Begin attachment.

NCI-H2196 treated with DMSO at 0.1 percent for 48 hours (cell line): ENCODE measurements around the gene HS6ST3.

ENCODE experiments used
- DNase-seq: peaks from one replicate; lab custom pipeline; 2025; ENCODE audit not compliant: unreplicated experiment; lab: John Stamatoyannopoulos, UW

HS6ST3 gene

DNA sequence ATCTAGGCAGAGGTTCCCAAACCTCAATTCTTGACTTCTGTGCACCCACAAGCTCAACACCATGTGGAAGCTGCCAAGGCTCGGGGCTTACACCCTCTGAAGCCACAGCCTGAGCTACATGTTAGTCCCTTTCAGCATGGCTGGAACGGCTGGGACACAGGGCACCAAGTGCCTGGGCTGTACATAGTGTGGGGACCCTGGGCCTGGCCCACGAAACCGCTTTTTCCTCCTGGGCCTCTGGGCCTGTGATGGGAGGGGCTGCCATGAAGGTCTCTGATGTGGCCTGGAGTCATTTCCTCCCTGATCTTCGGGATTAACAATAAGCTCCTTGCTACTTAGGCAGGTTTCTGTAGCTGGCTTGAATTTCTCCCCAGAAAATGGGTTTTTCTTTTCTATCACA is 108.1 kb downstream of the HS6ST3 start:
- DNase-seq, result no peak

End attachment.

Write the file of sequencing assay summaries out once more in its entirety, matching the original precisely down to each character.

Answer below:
NCI-H2196 treated with DMSO at 0.1 percent for 48 hours (cell line): ENCODE measurements around the gene HS6ST3.

ENCODE experiments used
- DNase-seq: peaks from one replicate; lab custom pipeline; 2025; ENCODE audit not compliant: unreplicated experiment; lab: John Stamatoyannopoulos, UW

HS6ST3 gene

DNA sequence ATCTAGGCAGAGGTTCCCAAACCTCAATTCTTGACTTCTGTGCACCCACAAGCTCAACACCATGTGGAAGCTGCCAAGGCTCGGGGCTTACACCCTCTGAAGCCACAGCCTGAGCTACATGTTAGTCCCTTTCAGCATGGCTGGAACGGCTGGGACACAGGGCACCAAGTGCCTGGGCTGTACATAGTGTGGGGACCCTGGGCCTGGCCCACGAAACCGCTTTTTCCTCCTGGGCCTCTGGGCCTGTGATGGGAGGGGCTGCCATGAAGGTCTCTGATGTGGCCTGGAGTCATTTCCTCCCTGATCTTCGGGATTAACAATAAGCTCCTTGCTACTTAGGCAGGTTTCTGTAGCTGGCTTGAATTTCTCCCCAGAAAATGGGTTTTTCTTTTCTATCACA is 108.1 kb downstream of the HS6ST3 start:
- DNase-seq, result no peak